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"Brestward Ho!" is chapter 2 (of 4) in J. B. Wadley's collection Old Roads and New published in 1972. It occupies pages 16-56 and then 64-71. There are 19 photos, one chart, and a reproduction of part of the author's control card. This electronic version was posted on the BC Randonneurs web site in February 2005.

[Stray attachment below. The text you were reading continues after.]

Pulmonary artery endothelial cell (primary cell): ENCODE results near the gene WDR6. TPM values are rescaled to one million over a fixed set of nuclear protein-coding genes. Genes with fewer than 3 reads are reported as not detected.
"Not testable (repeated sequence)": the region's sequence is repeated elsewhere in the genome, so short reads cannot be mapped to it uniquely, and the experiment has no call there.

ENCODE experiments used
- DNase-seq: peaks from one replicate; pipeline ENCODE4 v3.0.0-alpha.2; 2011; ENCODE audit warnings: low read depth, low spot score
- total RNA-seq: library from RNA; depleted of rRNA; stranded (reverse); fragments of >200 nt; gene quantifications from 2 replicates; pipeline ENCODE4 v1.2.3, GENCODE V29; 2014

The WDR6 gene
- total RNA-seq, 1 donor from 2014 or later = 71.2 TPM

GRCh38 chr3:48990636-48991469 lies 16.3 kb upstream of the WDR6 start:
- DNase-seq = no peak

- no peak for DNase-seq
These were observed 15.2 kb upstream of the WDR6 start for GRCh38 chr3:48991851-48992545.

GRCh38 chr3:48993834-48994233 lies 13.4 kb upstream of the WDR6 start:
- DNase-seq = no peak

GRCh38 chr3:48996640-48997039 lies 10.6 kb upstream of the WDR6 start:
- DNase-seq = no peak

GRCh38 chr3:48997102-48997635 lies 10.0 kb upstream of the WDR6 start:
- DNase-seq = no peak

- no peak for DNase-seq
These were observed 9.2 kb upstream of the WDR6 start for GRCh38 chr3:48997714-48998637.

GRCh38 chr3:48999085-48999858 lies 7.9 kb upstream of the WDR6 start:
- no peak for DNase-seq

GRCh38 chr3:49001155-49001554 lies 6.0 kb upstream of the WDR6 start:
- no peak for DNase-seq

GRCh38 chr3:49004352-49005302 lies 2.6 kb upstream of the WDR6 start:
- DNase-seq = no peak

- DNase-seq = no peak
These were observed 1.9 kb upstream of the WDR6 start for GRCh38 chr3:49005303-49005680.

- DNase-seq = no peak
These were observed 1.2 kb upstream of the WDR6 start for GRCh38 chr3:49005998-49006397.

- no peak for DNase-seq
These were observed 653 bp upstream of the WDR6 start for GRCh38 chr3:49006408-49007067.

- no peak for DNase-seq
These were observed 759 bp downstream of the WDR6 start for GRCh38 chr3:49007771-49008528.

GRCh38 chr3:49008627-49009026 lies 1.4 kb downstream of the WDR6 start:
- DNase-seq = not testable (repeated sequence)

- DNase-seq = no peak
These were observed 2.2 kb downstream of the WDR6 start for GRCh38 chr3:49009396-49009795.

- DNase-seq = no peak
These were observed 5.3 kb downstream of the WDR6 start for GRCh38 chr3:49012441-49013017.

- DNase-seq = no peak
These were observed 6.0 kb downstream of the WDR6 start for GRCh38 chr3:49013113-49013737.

I have taken a passive approach to editing the text. Wadley's often sparse punctuation made the addition of commas tempting, but I have added only two, both in cases to avoid ambiguity. There were a number of periods missing as well, which I have added. I have left alternate spellings of some words, and inconsistencies that we see from time to time in the story. For example, Wadley uses four different versions of "pavé", though the context is the same: pavé - pave - pave - pavé. There were a number of typographical errors in the original text. Only when I was absolutely certain of error, did I amend the text. In several cases where I was uncertain, I left suspected errors unchanged. And no doubt I have introduced errors of my own in transcribing the text - hopefully not too many. I have not put the photos in exactly the same places relative to the text, but the placement approximates the original publication. Wadley credits Marcel Besson's for the "fine atmosphere shots of Paris-Brest-Paris", and so I have credited Besson with all of the uncredited photos, but there is some suggestion that Wadley may have taken some of the photos himself. I debated whether I should preserve the print format (indented paragraphs, no space between paragraphs), but in the end opted to present the work in the more common electronic text format with no indent, and a space between paragraphs. The biggest format change was to split the story into four sections, which I did to make moving through the story more convenient for readers. The headings we see within the text might have been places to make the divisions, but as you will see, these are intended to highlight a local train of thought and not meant as story dividing points.